Imposed to protect the city, the imposta di soggiorno, is said to be needed to protect the heritage of Venice which was once at the centre of the European empire.

‘This tax is a new and important opportunity for the city,’ Venice’s deputy mayor Sandro Simionato recently said. ‘The fundamental objective, which will also involve tourists who visit and love Venice, is to save this unique city, which is precious and fragile.’

A brochure outlines the reasons behind the new tax.

‘You will become one of the city’s sponsors, contributing to safeguarding it,’ the brochure explains.

It is illustrate with a sticker that states: ‘Thank you for being a sponsor of the splendour of Venice.’

Mr Simionato’s also stated:

‘The tax will help finance tourism, maintenance of cultural heritage sites, the environment, as well as public services’.

This may not please the tourists that will now be sponsoring domestic funding for the city.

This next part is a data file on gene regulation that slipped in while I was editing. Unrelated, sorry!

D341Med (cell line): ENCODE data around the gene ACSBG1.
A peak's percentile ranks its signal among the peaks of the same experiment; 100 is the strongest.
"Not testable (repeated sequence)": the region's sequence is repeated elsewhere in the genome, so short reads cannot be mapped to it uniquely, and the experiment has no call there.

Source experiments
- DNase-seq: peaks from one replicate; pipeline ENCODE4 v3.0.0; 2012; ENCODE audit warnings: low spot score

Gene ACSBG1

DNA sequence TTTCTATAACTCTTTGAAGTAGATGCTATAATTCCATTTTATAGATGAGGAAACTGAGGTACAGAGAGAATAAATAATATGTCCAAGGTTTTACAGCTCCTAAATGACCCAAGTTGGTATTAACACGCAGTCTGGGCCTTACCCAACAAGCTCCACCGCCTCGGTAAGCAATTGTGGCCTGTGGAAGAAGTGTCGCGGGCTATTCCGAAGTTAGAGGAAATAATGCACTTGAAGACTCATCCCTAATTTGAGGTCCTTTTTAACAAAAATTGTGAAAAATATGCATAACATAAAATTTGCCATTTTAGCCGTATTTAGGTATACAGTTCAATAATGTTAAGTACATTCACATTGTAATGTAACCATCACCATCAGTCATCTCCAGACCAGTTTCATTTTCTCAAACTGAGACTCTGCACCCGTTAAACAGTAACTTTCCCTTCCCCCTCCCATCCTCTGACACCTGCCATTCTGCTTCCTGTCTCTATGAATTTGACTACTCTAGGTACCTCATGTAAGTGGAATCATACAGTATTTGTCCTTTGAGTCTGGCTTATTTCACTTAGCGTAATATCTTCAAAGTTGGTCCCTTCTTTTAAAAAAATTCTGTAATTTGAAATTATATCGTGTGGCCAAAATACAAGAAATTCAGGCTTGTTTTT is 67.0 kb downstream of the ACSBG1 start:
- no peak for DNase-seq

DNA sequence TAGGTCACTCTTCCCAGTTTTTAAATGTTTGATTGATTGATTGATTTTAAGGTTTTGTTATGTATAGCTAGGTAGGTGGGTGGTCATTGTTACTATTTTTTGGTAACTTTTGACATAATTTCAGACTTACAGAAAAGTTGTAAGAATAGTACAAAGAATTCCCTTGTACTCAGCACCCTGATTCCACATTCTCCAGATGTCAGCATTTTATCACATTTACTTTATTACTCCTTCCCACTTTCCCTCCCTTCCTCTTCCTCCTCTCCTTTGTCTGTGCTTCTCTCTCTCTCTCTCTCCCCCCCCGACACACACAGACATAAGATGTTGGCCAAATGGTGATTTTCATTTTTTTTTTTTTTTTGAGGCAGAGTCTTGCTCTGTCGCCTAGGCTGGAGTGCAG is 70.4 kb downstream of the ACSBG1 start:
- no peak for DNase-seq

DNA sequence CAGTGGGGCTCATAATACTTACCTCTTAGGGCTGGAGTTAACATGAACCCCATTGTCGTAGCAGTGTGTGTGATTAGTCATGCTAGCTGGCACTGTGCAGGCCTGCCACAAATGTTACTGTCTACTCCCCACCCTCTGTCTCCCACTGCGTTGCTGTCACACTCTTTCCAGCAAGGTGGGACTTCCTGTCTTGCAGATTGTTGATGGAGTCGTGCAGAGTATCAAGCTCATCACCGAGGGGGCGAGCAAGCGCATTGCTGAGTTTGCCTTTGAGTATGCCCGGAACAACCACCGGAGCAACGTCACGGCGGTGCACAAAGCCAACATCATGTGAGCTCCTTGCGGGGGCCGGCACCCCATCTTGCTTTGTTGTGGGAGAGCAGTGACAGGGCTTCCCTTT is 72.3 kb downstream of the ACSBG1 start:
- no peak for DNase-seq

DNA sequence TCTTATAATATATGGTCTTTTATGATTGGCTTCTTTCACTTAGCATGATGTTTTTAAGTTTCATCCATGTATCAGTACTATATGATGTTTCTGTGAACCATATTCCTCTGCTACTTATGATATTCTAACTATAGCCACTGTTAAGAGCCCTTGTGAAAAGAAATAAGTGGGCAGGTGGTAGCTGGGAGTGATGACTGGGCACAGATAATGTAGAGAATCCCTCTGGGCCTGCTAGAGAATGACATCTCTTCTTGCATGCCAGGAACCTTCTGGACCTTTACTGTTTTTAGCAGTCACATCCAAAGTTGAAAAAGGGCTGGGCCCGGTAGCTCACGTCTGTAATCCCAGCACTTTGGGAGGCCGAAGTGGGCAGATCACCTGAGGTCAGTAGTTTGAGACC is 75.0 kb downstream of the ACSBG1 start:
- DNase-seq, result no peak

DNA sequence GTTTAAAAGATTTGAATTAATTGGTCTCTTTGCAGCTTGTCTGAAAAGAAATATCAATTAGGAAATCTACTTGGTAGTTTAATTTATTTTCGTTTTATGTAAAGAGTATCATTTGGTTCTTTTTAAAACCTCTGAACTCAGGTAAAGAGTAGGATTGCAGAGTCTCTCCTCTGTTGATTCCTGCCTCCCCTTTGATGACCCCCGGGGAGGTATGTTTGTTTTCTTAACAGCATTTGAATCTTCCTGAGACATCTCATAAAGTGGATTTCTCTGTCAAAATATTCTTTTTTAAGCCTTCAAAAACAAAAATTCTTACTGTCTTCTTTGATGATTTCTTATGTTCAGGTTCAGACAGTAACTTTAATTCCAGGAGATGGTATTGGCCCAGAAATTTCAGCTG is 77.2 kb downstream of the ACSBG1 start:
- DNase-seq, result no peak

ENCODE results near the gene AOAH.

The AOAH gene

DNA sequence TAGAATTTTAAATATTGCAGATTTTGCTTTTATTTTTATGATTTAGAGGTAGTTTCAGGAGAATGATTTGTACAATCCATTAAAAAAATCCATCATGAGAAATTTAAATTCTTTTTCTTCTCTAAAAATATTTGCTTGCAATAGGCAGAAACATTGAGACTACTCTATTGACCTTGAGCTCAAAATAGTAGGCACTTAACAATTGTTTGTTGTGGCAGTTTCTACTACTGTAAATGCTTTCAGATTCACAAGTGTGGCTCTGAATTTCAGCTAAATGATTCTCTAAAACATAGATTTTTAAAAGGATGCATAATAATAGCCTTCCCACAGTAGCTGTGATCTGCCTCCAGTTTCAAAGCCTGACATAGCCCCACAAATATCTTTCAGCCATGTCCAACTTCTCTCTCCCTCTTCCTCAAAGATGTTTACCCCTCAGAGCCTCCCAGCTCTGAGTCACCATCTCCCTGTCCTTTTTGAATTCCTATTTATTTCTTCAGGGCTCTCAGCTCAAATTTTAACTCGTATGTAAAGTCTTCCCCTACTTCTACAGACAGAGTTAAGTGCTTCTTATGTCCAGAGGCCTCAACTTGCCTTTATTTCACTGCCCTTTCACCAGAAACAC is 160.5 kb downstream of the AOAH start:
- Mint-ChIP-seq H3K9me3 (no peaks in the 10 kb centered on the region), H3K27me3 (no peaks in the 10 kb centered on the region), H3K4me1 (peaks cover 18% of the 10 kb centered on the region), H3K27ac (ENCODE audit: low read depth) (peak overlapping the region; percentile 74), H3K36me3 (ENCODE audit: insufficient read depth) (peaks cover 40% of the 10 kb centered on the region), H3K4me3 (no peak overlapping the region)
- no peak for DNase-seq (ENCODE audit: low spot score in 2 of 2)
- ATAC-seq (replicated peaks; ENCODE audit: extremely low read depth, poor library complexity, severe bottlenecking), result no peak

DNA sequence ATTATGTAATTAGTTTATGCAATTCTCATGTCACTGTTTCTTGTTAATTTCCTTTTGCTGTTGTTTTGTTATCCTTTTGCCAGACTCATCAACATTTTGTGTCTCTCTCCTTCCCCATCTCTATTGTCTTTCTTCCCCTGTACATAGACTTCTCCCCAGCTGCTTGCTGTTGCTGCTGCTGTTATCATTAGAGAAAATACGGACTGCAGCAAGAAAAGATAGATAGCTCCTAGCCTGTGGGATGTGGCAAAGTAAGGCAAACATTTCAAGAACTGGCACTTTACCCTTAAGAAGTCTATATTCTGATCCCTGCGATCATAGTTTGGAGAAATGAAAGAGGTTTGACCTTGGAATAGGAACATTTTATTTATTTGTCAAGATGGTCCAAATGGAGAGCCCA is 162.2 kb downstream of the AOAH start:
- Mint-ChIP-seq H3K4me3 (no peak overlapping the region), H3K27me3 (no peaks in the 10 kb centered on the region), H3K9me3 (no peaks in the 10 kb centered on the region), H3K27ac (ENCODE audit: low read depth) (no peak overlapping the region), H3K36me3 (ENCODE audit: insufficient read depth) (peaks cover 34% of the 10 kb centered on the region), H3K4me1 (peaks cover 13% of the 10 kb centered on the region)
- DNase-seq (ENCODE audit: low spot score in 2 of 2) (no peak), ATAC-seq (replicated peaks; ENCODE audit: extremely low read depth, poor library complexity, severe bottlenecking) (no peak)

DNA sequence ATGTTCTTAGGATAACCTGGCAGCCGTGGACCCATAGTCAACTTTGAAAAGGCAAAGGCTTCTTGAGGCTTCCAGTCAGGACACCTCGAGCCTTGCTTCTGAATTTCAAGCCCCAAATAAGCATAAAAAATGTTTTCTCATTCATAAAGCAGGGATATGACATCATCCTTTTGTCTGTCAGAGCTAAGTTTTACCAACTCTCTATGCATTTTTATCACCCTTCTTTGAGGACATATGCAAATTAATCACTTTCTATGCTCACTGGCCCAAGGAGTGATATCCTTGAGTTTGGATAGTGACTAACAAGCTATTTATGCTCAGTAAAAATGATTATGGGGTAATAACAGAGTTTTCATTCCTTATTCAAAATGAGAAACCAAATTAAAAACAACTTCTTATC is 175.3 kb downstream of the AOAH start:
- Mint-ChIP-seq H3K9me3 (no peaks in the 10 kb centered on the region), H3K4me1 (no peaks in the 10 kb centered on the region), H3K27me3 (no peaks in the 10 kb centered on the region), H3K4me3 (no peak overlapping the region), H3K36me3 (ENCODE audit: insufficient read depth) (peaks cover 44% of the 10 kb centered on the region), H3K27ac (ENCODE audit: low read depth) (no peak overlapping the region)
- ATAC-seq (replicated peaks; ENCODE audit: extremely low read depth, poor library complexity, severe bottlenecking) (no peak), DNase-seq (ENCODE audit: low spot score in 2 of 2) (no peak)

Local authorities will be allowed, through government rules, the spend revenue on public services – tourists could end up paying for matters that should be covered by Italian tax euros.

Windsor Castle’s famous round tower is reopened

Yesterday the world famous round tower at Windsor Castle re-opened it’s doors to the public for the first time in almost 40 years.

Closed in 1975 for construction work including under-pinning to stop subsidence, the tower was then converted into offices for the Royal Archives, and hasn’t open to the public until now.

The 800-year-old landmark in Berkshire will no doubt be a top tourist attraction over the summer months.

The re-opening will also be marked with a new tour ‘Conquer the Tower’. This will include walking up the 200 step to take in views over London and Windsor from 65.5 meters up.

The round tower was build by Henry II in 1170. William the Conqueror then replaced the heath stone with wooden Norman keep.

At the heart of the property sits an artificial mound, called a motte, formed by chalk spoil from the surrounding ditch.

Today the tower looks as it did when George IV remodelled it in the 1820’s. In line with his romantic notion of castle architecture, the tower was heightened by nine metres and given gothic-style battlements.

The 45-minute Conquer the Tower tours will run daily until September 30.